4. Construction for approved projects can be done in stages. Once the SPC-4D upgrade plans are approved by HCAI, hospital owners can proceed with construction in stages to keep the hospital running. There are no further interim dates or milestones other than completion of the upgrade construction by January 1, 2030. Given the relatively low cost of the design/permission phase, there is no reason to delay the work. In fact, the wait could be risky, as we’ll see in the next three points.
  5. Future code changes cannot be retroactively applied to approved projects. While SPC-4D compliance isn’t getting any easier, it could be getting harder. Nothing is stopping the state from adding new codes and regulations through 2030. Fortunately, future code changes cannot be retroactively applied to plans that have already been approved. Keeping a building compliant has never been easier, and by acting now, building owners can immunize themselves against future code changes that could make the process more expensive and onerous.
  6. Construction costs and earthquake insurance premiums will escalate. If a builder can bear the construction costs in the short term, several savings opportunities open up. For example, if you act quickly, you’re less likely to be faced with contractors using their escalation clauses for construction and charging more due to changing prices for materials and labor. Upgrading sooner rather than later may also qualify you for lower earthquake insurance premiums.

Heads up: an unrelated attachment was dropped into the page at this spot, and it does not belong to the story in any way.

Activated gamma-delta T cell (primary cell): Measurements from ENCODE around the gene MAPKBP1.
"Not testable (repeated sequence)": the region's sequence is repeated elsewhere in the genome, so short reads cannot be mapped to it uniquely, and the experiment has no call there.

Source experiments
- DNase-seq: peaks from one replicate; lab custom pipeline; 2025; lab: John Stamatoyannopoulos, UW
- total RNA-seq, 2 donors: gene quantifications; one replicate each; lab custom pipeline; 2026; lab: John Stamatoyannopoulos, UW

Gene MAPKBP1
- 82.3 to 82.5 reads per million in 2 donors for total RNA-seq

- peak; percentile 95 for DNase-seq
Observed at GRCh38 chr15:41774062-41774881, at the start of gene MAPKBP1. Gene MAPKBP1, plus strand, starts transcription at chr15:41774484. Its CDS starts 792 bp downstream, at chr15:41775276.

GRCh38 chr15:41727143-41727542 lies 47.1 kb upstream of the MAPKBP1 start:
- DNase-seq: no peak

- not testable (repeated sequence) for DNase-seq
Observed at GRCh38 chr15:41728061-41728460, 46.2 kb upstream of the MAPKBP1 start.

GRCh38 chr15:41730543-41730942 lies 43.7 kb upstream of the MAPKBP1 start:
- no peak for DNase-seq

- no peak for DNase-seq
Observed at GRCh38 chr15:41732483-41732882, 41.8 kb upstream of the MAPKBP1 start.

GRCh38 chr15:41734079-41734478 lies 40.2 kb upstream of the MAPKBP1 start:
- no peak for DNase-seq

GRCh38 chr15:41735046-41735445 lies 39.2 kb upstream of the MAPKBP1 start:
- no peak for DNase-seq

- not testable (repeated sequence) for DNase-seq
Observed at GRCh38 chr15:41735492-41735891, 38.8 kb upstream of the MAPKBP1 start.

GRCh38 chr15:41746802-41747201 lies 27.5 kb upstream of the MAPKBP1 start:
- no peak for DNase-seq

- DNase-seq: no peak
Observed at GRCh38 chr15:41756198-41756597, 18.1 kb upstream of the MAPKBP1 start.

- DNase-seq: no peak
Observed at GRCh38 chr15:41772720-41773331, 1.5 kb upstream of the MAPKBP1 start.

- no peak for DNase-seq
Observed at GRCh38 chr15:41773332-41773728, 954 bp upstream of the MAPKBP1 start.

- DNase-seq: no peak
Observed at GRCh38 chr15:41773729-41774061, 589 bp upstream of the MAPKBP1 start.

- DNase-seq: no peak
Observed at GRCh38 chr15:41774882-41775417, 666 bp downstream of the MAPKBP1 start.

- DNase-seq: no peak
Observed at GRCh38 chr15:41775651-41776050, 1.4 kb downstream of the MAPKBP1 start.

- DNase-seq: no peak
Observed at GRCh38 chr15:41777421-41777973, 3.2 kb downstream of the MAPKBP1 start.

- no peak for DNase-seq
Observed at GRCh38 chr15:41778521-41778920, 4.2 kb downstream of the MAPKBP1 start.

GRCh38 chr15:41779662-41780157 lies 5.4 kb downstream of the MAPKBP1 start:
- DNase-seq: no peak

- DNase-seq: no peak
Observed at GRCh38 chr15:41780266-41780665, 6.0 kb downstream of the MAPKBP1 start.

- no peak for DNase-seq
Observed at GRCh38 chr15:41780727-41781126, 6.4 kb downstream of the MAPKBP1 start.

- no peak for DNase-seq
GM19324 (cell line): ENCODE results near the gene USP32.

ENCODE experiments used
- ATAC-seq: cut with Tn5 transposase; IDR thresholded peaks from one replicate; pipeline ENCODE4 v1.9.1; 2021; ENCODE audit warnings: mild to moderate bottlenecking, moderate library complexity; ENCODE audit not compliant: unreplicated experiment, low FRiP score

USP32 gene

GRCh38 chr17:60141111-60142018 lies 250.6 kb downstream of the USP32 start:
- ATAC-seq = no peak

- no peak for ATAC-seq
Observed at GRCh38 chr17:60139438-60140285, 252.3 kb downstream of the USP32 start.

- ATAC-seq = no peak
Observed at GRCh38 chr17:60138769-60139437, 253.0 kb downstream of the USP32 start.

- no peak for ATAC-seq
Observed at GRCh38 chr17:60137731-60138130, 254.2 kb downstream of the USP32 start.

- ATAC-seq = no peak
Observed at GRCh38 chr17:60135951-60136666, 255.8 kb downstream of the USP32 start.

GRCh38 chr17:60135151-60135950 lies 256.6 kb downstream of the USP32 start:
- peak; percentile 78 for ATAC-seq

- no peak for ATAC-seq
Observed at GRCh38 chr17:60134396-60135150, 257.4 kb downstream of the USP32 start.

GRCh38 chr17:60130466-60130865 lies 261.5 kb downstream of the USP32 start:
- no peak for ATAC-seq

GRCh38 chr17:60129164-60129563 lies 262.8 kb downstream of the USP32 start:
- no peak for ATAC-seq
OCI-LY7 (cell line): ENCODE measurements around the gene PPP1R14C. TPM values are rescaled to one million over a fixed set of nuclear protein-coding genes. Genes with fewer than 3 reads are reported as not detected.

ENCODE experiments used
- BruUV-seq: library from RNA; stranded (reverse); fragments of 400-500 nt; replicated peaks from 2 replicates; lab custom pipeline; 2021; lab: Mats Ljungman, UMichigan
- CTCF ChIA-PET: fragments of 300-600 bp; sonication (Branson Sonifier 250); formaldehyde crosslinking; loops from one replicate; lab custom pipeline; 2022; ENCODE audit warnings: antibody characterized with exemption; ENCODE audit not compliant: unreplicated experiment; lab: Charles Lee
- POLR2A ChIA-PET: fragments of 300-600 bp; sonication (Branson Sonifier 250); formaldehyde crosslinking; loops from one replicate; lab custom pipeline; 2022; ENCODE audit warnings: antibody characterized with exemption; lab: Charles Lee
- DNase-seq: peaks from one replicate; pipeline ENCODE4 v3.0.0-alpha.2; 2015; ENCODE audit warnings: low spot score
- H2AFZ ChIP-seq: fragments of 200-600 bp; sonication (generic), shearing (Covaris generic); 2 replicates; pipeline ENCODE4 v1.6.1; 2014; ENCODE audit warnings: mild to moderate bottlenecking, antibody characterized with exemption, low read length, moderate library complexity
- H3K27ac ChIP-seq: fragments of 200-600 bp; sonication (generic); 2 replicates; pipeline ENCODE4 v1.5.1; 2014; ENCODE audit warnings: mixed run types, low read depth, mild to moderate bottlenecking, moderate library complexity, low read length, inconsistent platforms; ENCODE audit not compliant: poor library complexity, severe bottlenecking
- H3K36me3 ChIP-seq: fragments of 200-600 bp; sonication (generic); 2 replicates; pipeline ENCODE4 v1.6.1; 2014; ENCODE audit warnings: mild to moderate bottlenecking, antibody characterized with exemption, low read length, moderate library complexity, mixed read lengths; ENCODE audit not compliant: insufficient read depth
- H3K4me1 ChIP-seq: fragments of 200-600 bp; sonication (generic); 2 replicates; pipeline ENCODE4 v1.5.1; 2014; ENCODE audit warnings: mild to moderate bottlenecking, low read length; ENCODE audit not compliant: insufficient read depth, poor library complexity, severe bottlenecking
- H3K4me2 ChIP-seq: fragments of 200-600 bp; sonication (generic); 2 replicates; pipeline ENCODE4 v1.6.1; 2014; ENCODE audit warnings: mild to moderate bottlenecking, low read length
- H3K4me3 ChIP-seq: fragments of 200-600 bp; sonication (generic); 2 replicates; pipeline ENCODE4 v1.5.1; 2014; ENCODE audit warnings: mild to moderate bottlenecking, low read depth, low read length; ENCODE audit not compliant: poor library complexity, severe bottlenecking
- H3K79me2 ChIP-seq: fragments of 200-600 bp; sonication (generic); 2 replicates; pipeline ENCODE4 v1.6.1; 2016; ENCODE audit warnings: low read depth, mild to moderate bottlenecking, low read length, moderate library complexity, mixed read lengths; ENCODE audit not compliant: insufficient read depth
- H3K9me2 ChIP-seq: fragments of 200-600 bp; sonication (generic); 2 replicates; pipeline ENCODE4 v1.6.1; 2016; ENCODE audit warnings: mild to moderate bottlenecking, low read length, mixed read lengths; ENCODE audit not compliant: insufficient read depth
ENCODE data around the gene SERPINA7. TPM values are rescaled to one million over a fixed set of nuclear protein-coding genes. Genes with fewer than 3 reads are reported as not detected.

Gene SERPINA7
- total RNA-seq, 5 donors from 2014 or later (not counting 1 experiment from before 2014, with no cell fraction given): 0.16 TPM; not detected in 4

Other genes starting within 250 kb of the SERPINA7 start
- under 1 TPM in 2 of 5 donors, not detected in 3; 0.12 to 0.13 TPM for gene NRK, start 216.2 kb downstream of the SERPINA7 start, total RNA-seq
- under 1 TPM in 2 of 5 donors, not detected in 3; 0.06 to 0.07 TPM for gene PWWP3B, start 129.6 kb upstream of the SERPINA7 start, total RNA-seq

7. Finding a qualified general contractor to do the work could be more difficult and expensive. As of May 2022, 728 buildings in California were rated SPC-1 or SPC-2 – a significant number of buildings that may require structural improvements. As January 1, 2030 approaches, it becomes more difficult to find a qualifying GC who is not booked past the deadline. Additionally, those that are available are aware of the limited supply and urgent demand for their services and could charge motivated building owners a premium for upgrading.

No healthcare building owner wants their facility to be taken out of service due to non-compliance with building codes. Campuses and communities depend on these buildings and the acute care services they provide. By getting out before the 2030 deadline and getting your SPC-4D retrofit rolling now, you can lock in reasonable costs, save money in the long run, and position your building to remain operational in 2030 and 2030 years beyond.

ABOUT THE AUTHOR
Edwin Najarian, PE, SE, is the senior principal and client executive of IMEG’s California structure teams in the Pasadena, San Diego and Anaheim areas.

Learn more about IMEG’s seismic retrofit planning and design services.